As mentioned previously, while ingress traffic filtering drastically reduces the success of source address spoofing, it does not preclude an attacker using a forged source address of another host within the permitted prefix filter range. It does, however, ensure that when an attack of this nature does indeed occur, a network administrator can be sure that the attack is actually originating from within the known prefixes that are being advertised. This simplifies tracking down the culprit, and at worst, the administrator can block a range of source addresses until the problem is resolved.
If ingress filtering is used in an environment where DHCP or BOOTP is used, the network administrator would be well advised to ensure that packets with a source address of 0.0.0.0 and a destination of 255.255.255.255 are allowed to reach the relay agent in routers when appropriate. The scope of directed broadcast replication should be controlled, however, and not arbitrarily forwarded.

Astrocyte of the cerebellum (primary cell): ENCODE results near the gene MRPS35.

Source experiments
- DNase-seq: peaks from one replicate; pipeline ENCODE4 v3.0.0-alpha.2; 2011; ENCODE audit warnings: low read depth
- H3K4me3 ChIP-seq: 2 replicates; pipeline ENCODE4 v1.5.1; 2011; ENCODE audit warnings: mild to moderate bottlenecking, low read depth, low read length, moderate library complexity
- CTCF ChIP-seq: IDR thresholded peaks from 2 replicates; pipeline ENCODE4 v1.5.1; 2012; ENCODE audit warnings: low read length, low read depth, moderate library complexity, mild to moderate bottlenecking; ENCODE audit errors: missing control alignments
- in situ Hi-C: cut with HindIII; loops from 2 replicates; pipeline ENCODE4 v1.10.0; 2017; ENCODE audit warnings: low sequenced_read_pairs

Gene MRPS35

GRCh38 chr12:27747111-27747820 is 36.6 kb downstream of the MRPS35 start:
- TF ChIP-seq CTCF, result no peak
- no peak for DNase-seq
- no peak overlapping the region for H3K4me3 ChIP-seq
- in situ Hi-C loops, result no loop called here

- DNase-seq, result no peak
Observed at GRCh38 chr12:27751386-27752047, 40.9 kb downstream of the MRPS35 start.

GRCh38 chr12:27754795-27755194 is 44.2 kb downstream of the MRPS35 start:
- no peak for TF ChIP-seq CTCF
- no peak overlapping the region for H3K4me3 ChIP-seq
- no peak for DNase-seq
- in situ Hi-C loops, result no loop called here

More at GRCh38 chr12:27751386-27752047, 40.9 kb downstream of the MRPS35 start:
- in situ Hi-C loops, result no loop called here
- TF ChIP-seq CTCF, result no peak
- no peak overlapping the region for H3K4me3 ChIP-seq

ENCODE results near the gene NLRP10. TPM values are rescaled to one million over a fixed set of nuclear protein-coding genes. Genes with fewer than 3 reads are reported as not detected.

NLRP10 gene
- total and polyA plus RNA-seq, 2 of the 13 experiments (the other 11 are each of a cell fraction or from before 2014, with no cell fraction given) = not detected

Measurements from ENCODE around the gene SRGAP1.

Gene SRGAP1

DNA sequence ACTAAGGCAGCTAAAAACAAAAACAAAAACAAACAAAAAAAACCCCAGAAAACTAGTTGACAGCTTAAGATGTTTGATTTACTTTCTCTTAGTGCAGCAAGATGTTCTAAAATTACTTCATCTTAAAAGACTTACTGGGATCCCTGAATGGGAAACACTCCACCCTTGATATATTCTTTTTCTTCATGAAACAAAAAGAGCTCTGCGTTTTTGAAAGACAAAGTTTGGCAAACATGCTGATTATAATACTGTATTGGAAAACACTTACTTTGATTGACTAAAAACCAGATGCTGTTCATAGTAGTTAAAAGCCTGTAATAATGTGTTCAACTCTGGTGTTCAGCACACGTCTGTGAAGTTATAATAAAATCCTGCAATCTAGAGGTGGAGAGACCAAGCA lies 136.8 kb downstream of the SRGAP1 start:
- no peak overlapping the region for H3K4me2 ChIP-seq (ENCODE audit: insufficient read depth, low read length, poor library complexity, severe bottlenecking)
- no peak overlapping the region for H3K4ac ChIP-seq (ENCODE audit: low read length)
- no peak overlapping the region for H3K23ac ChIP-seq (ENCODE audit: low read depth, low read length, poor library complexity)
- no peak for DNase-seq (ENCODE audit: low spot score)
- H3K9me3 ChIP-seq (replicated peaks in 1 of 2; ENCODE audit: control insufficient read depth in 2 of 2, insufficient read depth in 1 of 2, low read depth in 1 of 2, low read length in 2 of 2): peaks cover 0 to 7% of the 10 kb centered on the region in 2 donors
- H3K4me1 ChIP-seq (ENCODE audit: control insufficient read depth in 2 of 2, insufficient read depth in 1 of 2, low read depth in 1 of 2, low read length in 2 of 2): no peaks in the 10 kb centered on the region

Ingress traffic filtering at the periphery of Internet connected
networks will reduce the effectiveness of source address spoofing
denial of service attacks. Network service providers and
administrators have already begun implementing this type of filtering on periphery routers, and it is recommended that all service providers do so as soon as possible. In addition to aiding the Internet community as a whole to defeat this attack method, it can also assist service providers in locating the source of the attack if service providers can categorically demonstrate that their network already has ingress filtering in place on customer links.
Corporate network administrators should implement filtering to ensure their corporate networks are not the source of such problems. Indeed, filtering could be used within an organization to ensure users do not cause problems by improperly attaching systems to the wrong networks. The filtering could also, in practice, block a disgruntled employee from anonymous attacks.